Inspired by the environmental agenda of New York Gov. Andrew Cuomo, and by the agitation of climate change zealots like Bill McKibben, spiritual leader of 350.org, members of the state legislature are proposing a new bill to divest the state's pension funds from companies connected to the fossil fuel industry — coal, oil, and natural gas. They argue that carbon emissions caused by burning fossil fuels imperil the planet, and thus it is (allegedly) immoral to invest in these companies. They suggest (falsely) that “green” energy sources like wind and solar can meet New York's energy needs, even though no country on Earth has yet found a viable alternative to fossil fuels.
New York State Comptroller Thomas DiNapoli, a Democrat, has bravely stood up to this movement in his own party. He has condemned the proposed legislation for two compelling reasons.
First, DiNapoli rejects fossil fuel divestment on the grounds that investment decisions related to state pension funds should be based solely on achieving the highest possible rate of return. DiNapoli's overriding mission is to achieve and maintain solvency for New York's pension funds. This means, in his own words, that these funds should be “managed for the exclusive benefit of the beneficiaries”, i.e. the huge numbers of current and future retirees who depend on the Comptroller to manage their retirement assets. Research has shown that divesting from the fossil fuel industry risks weakening the performance of any fund that does so. This in turn endangers both pensioners and taxpayers.
DiNapoli is a professional and a public servant first, and a politician second. He does not want decisions about pension investment strategies to be determined by the whims of legislators or by the agenda of the moment. He even suggests that legislation that tries to interfere with his independent oversight of New York's pension system might violate the state constitution.
Second, DiNapoli convincingly argues that continued engagement with fossil fuel producers can produce positive results. New York State is committed to an energy strategy that prioritizes less dependence on fossil fuels and more use of renewables. By investing in energy companies that have a portfolio that includes both fossil fuels and renewables, New York can exert influence as a major shareholder. It already has, in fact: it has achieved 55 agreements with companies that commit them to programs of decarbonization. Thus, New York can, by investing in fossil fuel producers, promote a responsible use of green energy. Liquidating those investments, by contrast, achieves nothing for “the planet.” It merely ensures that fossil fuel producers won't listen to New Yorkers' advice, and it guarantees that the profits these companies generate will flow into other hands on the secondary market.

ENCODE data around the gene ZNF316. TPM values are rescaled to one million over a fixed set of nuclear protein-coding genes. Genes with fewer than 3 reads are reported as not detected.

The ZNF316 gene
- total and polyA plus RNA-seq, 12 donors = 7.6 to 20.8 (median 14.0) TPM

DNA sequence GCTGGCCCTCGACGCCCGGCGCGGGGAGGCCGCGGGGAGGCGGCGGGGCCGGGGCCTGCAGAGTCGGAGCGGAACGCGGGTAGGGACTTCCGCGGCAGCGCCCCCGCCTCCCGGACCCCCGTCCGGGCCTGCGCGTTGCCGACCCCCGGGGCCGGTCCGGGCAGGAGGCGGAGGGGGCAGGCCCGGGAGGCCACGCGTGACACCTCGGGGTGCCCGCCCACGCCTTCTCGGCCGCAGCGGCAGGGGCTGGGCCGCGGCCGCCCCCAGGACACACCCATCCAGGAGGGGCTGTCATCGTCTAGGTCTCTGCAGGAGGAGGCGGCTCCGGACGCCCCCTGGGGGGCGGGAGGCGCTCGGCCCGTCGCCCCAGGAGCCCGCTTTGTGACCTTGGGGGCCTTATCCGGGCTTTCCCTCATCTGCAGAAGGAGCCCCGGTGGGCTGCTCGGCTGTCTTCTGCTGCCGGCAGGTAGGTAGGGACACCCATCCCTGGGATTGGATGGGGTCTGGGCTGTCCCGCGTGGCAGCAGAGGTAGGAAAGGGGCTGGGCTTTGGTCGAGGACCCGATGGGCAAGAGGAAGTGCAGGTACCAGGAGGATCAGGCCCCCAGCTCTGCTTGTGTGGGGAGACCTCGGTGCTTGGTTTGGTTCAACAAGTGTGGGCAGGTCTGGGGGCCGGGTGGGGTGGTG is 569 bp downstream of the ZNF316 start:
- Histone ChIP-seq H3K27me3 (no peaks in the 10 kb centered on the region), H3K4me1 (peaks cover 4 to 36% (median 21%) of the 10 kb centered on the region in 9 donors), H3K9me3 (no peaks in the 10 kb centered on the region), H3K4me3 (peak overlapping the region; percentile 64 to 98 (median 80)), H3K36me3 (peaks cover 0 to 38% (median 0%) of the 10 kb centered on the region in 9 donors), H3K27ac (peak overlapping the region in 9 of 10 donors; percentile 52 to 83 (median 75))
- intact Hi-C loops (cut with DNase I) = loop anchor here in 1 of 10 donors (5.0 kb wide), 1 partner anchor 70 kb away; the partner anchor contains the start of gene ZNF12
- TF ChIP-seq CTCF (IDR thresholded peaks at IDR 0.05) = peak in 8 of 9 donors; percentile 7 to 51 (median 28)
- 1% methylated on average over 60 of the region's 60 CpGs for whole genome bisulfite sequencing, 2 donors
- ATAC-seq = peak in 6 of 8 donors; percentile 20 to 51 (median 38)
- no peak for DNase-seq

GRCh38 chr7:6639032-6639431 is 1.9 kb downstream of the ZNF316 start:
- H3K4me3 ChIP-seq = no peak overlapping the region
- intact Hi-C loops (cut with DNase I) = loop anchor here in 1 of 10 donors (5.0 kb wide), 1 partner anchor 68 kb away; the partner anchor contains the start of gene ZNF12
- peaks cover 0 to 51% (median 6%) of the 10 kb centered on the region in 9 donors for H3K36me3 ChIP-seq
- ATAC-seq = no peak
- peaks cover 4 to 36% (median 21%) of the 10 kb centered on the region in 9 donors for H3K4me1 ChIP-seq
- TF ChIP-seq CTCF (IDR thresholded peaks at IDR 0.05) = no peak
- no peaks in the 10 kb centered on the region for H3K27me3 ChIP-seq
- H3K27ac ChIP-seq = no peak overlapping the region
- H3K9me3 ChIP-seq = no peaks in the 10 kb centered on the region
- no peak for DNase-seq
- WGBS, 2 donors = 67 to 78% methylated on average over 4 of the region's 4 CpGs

Although DiNapoli hasn't said so, the proposed bill can also be criticized for its simplistic view of the energy industry. Not all “fossil fuels” are created equal. Clean natural gas has become the dominant energy source for electricity production in New York state, and it has a much smaller carbon footprint than coal. Thus, by shifting electricity production from one fossil fuel to another — from coal to natural gas — we will also achieve a reduction in carbon emissions. In fact, we already have, according to the Energy Information Administration. It found that carbon emissions for power generation have dropped 28 percent from 2005 to 2017 because of a shift from coal to cleaner natural gas.
Arguments such as these have persuaded pension fund managers in places like San Francisco, Seattle, and Vermont — all liberal bastions — to reject divestment from fossil fuels. Mr. DiNapoli is to be commended for joining their ranks, despite the obvious political risks.
By blocking the construction of new energy infrastructure like natural gas pipelines, and by promoting the concept of divestment from fossil fuel producers, the Cuomo administration and misguided Democratic legislators are showing their true colors. Meeting New Yorkers' need for energy, fully funding retiree pensions, keeping politics out of the fiduciary management of the pension system — none of these things matter much to the environmental extremists. They have cast fossil fuel producers in the role of villain in a great morality play, and they are determined to bring these companies to their knees, regardless of the cost.
The cost, however, ultimately will be paid by New Yorkers in the form of reduced pension checks or higher taxes and energy costs. Keep that in mind the next time liberal politicians take a potshot at the bogeyman of “fossil fuels.”